Opioid Types

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As members of the same class of drugs, al l opioids are similar in chemical nature. These chemicals may be derived naturally from the opium plant or synthesized in the laboratory. The different types of opioids include:

Naturally occurring opioids

These are alkaloids that are present in the resin of the poppy or opium bulbs and include morphine, codeine and thebaine. Natural opioids may also occur in the leaves of a plant called Mitragyna speciosa or Kratom. In addition, the psychoactive agent Salvinorin A that induces psychedelic effects is found in the Salvia divinorum plant.

Opioids present in the body or endogenous opioids

Examples of endogenous opioids include enkephalins, dynorphins, endorphins and endomorphins.

Semisynthetic opioids

These are synthesized from the natural opioids and include:

  • Hydrocodone
  • Oxycodone
  • Hydromorphone
  • Oxymorphone
  • Desomorphine
  • Heroin or diacetylmorphine
  • Nicomorphine
  • Benzylmorphine
  • Ethylmorphine
  • Dipropanoylmorphine
  • Buprenorphine

Synthetic opioids

These opioids are synthesized chemically in the laboratory and are agents commonly used in pain relief, treating drug dependence and anesthesia. Examples include:

  • Pethidine
  • Tramadol
  • Methadone
  • Fentanyl
  • Dextropropoxyphene

Opioid-like agents

Examples of opioid-like agents include tramadol and tapentadol, which are chemically dissimilar to opioids but do have some affinity for the μ-opioid Receptor. These agents also act on the noradrenergic and serotonergic systems to relieve pain.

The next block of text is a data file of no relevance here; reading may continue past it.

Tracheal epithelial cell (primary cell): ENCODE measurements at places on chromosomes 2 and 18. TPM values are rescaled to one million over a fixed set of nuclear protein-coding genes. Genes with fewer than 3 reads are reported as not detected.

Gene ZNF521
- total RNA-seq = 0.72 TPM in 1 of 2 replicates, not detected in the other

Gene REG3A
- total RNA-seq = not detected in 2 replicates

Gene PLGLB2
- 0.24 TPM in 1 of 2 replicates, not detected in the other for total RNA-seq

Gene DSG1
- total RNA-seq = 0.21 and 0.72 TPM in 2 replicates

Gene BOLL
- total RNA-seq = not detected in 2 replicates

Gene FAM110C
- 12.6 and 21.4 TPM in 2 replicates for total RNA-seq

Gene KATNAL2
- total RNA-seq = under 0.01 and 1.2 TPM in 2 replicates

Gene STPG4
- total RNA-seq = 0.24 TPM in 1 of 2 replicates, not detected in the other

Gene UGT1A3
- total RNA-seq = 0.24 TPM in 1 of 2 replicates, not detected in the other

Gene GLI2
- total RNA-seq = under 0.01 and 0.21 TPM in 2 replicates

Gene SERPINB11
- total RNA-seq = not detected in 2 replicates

Opioid classes

According to the Drug Enforcement Agency, there are 4 chemical classes of opioids and these include:

  • Phenanthrenes or typical opioids that contain a 6-hydroxyl group. This group includes morphine, codeine, hydromorphone, hydrocodone, oxymorphone, levorphanol, nalbuphine, buprenorphine and oxycodone.
  • Benzomorphans such as pentazocine.
  • Phenylpiperidines which includes fentanyl, alfentanil and meperidine.
  • Diphenylheptanes including methadone and propoxyphene.

Sources

  1. https://www.painphysicianjournal.com/
  2. http://www.britishpainsociety.org/book_opioid_patient.pdf
  3. http://www.uic.edu/classes/pcol/pcol331/dentalpharmhandouts2006/lecture51.pdf
  4. http://www.knowledge.scot.nhs.uk/home.aspx

Further Reading

Last Updated: Jun 20, 2023

Dr. Ananya Mandal

Written by

Dr. Ananya Mandal

Dr. Ananya Mandal is a doctor by profession, lecturer by vocation and a medical writer by passion. She specialized in Clinical Pharmacology after her bachelor's (MBBS). For her, health communication is not just writing complicated reviews for professionals but making medical knowledge understandable and available to the general public as well.

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